What are the Most Common Ingredients Used In Cosmetics?
Oxford Learners Dictionary defines Cosmetics as, “a substance that you put on your face or body to make it more attractive”. The word itself originated from the Greek word kosmos (meaning order of adornment), eventually passing through France in the 17th century becoming cosmetique, and eventually being translated into the English word we know it as today, cosmetics.
When the ancient Egyptians first created make-up, they used the carmine beetles for lipstick shades, whilst the less fortunate used clay and water mixed together. The most common make-up used (by both men and women, even till today in Eastern countries) was a mixture (of burnt almonds, metal, lead sulphide/ PbS, ash and copper) that they called kohl (or black eye pencil). Its purpose was to ward off evil spirits and negative eyes and did a good job at deflecting the harsh sunlight, but they didn’t wear it as prettily as we do today.
In the modern era most white-skinned men and women want to look tanned, so they soak up the sunlight using various oils and tanning solutions, but in Greece once upon a time women wanted to look paler and they achieved this by using lead carbonate/ PbCO3.
You’re thinking all these ingredients must not have been healthy for their bodies, thus the many sayings like, “beauty comes at a price” and “there is no beauty without a little pain”. Thankfully Make-up has evolved into a more accessible product for both men and women and the process used by cosmetics manufacturers and skincare manufacturers to make them have also changed.
Granted there are still some beauty products that still use dangerous ingredients, but they are used in regulated doses so that it remains within regulations and does not cause harm during your personal care routines.
With that being said it is just as important to understand what we are putting on the outside of our bodies as it is the inside of that very same hair, makeup and skincare products.
Here are some common ingredients used: (Natural & artificial):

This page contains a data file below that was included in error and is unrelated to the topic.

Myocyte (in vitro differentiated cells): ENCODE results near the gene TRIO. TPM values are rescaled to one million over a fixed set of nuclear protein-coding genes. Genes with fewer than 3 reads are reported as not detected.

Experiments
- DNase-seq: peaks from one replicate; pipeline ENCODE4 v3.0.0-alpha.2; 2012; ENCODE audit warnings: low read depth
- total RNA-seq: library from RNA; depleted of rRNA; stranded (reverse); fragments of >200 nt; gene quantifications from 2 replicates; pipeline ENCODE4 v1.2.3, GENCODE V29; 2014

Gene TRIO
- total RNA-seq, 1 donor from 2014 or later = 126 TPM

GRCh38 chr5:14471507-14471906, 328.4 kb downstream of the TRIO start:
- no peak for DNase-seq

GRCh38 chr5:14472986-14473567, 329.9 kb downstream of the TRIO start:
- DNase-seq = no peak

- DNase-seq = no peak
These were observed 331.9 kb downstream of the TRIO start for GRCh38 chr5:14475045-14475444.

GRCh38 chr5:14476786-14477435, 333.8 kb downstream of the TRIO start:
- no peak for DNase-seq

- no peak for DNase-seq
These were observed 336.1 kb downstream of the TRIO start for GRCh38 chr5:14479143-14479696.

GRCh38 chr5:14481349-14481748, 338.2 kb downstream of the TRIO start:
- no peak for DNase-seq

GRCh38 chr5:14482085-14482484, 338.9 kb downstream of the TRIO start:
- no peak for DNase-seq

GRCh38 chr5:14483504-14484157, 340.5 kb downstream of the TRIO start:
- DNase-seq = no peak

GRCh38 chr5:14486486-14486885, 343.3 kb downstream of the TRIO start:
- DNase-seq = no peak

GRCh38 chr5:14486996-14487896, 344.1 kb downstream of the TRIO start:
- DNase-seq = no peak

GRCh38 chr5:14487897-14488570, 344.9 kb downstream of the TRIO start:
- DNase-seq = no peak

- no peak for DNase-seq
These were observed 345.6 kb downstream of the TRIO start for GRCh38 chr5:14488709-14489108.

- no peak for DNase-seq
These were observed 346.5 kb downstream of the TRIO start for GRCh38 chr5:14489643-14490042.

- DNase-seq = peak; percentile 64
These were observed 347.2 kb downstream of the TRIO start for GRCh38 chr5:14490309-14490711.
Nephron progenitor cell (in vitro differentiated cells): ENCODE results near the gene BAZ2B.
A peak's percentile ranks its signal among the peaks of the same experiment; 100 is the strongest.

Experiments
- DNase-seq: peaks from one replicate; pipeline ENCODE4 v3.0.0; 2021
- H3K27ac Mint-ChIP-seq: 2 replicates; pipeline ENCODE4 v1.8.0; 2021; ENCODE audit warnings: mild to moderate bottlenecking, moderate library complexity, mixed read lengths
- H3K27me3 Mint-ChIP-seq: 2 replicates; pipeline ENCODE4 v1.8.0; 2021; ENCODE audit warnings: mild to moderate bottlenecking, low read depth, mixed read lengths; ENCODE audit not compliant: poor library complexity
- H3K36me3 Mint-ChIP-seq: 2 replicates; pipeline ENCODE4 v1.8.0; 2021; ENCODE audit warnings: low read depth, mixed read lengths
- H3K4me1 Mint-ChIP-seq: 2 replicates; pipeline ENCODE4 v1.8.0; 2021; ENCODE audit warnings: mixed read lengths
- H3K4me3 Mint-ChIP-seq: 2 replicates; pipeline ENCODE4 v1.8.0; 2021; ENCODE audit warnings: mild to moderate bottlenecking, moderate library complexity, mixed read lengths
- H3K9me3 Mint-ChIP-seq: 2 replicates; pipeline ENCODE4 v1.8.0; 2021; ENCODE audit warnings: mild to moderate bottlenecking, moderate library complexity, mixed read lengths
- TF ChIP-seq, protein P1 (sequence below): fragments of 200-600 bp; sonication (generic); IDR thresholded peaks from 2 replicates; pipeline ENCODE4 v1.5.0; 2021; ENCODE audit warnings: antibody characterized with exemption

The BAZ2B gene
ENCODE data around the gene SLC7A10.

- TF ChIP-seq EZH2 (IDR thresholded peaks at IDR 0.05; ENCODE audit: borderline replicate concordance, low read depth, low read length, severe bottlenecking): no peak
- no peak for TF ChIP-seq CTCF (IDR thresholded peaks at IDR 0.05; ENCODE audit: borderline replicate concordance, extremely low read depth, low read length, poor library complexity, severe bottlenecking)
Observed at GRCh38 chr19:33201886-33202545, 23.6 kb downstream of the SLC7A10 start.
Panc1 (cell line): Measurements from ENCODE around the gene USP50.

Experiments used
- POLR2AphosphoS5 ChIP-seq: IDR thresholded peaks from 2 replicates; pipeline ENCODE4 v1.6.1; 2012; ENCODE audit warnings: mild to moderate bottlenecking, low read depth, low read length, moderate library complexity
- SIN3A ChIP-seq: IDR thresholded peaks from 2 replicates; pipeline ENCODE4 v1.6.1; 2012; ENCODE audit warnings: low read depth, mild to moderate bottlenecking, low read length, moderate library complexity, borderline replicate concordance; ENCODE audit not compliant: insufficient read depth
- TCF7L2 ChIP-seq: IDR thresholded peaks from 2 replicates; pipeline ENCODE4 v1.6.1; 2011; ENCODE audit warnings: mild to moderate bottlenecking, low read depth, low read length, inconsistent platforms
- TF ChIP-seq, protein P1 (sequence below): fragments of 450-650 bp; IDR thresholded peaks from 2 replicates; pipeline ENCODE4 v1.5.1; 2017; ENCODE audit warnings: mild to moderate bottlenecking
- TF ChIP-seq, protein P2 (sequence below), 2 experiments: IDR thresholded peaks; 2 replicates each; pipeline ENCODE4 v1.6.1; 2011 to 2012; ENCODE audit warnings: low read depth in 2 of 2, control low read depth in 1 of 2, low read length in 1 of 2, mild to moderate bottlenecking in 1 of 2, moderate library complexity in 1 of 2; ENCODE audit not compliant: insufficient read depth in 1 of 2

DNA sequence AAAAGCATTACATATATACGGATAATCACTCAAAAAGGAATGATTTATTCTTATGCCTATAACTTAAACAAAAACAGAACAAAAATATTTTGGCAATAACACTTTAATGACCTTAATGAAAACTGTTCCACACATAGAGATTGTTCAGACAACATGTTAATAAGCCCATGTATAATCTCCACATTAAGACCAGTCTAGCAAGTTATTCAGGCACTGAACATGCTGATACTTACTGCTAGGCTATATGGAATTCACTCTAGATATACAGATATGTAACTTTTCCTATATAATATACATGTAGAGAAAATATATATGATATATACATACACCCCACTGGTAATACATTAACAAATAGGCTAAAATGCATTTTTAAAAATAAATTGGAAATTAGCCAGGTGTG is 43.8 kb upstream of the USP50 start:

If it's in a bottle then chances are that product contains H2O. This is
the basis of most products like shampoo, lotions, deodorants and creams.
It’s a bridge used to hold together ingredients that don’t work well, like oil and water. Some examples are polysorbates, potassium cetyl sulphate. There are different types of emulsifiers and different quantities that must be understood when choosing the correct type for beauty products, cosmetics manufacturers and skincare manufacturers. So when a bottle instructs you to “Store product in the refrigerator once opened”, DO IT! There’s a valid scientific reason behind it.
These are very important in expanding the “shelf life” of a product, whether it's skincare, haircare or cosmetics in general, they are needed not just in food as we presume. Their mission is to prevent bacteria and fungi from developing within those vital ingredients that are intended to enhance your outer body and spoil the product throughout its use. Some commonly used preservatives to look at are formaldehyde (for-mal-duh-hide), tetrasodium, salicylic acid (saly-sil-lick acid), and benzyl alcohol. If you have preservative-free cosmetics, then you must take the product's storage and shelf life into consideration by looking at the colour, smell and texture of the beauty product.
They are simply there to give the product a much better appearance in terms of their consistency. Here too there are many types such as lipid (depending on its temperature for its texture it can be in a solid form/ liquified), natural (Cosmetics that use these thickeners can be diluted with water/alcohol making it much easier. Some examples are gelatin, xanthan gum and guar gum), mineral (these types absorb water and oils well. Some examples are silica, bentonite and magnesium aluminium silicate) and synthetic (found in creamy and lotion products mostly, these are ones with the long hard to pronounce scientific names like cetyl palmitate and ammonium acryloyldimethyltaurate).
5. Colours and fragrances
Ever wondered how makeup and beauty products get their colours? From that bold smokey eye to a subtle daytime look, these lipsticks, eyeshadows and even mascara use a range of mineral ingredients such as mica flakes, coal tar and manganese.
Let’s finish off this list with a few more ingredients commonly used in makeup products:
Pearl essence, Carmine, castor oil, salt (sodium chloride), egg whites (albumen), Urea and plastic (not just for packaging but for hairsprays, hair gels and other hair care products). Ever heard of Guanine? That's basically fish scales which are commonly used in the manufacturing of nail polishes, lipsticks and even mascara.
The list can go on forever for synthetic and natural ingredients that cosmetics manufacturers, beauty experts and skincare manufacturers use in the products which we apply to our bodies. From make-up to lotions, shampoo and even body scrubs, it is essential we know and understand what’s in our products to get what works best for our needs. It’s science and knowledge working together beautifully for you and me.